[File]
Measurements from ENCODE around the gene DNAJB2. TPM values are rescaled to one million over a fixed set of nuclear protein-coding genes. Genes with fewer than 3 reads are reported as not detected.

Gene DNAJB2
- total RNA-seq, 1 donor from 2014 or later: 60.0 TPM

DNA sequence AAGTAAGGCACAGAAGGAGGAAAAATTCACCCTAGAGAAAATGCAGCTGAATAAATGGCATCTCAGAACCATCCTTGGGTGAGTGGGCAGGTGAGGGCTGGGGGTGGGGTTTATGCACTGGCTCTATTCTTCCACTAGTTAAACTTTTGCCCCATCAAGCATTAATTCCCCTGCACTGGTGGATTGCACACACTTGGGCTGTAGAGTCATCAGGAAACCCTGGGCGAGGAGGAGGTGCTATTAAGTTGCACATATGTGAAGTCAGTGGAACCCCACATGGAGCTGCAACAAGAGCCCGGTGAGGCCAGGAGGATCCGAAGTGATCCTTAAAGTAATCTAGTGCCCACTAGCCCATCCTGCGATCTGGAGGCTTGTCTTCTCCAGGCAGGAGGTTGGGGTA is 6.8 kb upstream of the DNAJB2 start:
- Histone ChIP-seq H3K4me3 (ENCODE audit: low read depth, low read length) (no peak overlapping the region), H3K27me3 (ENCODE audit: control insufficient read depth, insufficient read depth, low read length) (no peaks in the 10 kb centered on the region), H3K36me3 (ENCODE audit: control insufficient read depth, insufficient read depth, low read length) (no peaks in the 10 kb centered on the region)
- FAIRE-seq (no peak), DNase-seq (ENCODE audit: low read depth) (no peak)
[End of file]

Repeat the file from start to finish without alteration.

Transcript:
Measurements from ENCODE around the gene DNAJB2. TPM values are rescaled to one million over a fixed set of nuclear protein-coding genes. Genes with fewer than 3 reads are reported as not detected.

Gene DNAJB2
- total RNA-seq, 1 donor from 2014 or later: 60.0 TPM

DNA sequence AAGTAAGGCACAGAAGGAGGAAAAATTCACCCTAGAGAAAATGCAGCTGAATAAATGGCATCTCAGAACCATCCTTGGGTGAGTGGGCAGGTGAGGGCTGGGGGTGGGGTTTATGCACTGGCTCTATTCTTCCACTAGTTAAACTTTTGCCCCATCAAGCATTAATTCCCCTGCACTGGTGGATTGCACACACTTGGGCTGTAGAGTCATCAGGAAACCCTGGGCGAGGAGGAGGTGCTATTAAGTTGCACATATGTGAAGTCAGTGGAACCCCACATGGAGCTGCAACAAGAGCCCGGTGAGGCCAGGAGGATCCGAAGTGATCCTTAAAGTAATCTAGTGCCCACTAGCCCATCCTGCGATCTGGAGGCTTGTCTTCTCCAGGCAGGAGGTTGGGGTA is 6.8 kb upstream of the DNAJB2 start:
- Histone ChIP-seq H3K4me3 (ENCODE audit: low read depth, low read length) (no peak overlapping the region), H3K27me3 (ENCODE audit: control insufficient read depth, insufficient read depth, low read length) (no peaks in the 10 kb centered on the region), H3K36me3 (ENCODE audit: control insufficient read depth, insufficient read depth, low read length) (no peaks in the 10 kb centered on the region)
- FAIRE-seq (no peak), DNase-seq (ENCODE audit: low read depth) (no peak)